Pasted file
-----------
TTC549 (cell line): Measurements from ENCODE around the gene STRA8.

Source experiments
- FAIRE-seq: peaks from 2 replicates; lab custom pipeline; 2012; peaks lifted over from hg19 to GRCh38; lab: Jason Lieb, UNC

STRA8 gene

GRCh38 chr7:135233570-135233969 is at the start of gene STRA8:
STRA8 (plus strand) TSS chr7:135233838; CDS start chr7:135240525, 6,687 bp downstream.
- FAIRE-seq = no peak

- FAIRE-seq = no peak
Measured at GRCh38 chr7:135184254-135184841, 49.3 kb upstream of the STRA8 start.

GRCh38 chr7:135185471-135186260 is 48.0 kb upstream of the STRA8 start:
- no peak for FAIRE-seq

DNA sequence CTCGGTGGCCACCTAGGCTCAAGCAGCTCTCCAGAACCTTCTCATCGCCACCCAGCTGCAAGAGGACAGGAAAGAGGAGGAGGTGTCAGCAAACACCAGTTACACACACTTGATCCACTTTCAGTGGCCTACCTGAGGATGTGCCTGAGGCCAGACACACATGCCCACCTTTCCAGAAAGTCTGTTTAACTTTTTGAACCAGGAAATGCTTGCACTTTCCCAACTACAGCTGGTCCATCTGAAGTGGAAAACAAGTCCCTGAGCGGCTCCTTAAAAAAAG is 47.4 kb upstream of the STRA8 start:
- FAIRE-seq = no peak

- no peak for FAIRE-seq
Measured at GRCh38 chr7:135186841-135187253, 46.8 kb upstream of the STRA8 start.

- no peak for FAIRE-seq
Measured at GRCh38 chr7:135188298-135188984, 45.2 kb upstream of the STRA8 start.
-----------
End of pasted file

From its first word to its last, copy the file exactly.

TTC549 (cell line): Measurements from ENCODE around the gene STRA8.

Source experiments
- FAIRE-seq: peaks from 2 replicates; lab custom pipeline; 2012; peaks lifted over from hg19 to GRCh38; lab: Jason Lieb, UNC

STRA8 gene

GRCh38 chr7:135233570-135233969 is at the start of gene STRA8:
STRA8 (plus strand) TSS chr7:135233838; CDS start chr7:135240525, 6,687 bp downstream.
- FAIRE-seq = no peak

- FAIRE-seq = no peak
Measured at GRCh38 chr7:135184254-135184841, 49.3 kb upstream of the STRA8 start.

GRCh38 chr7:135185471-135186260 is 48.0 kb upstream of the STRA8 start:
- no peak for FAIRE-seq

DNA sequence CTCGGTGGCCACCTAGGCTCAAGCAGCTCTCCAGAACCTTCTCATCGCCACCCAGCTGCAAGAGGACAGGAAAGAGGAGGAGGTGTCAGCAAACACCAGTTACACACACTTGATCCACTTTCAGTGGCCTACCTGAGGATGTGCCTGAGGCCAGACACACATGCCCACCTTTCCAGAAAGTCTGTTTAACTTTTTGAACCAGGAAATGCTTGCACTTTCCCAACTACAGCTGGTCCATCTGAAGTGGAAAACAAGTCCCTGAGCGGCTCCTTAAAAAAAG is 47.4 kb upstream of the STRA8 start:
- FAIRE-seq = no peak

- no peak for FAIRE-seq
Measured at GRCh38 chr7:135186841-135187253, 46.8 kb upstream of the STRA8 start.

- no peak for FAIRE-seq
Measured at GRCh38 chr7:135188298-135188984, 45.2 kb upstream of the STRA8 start.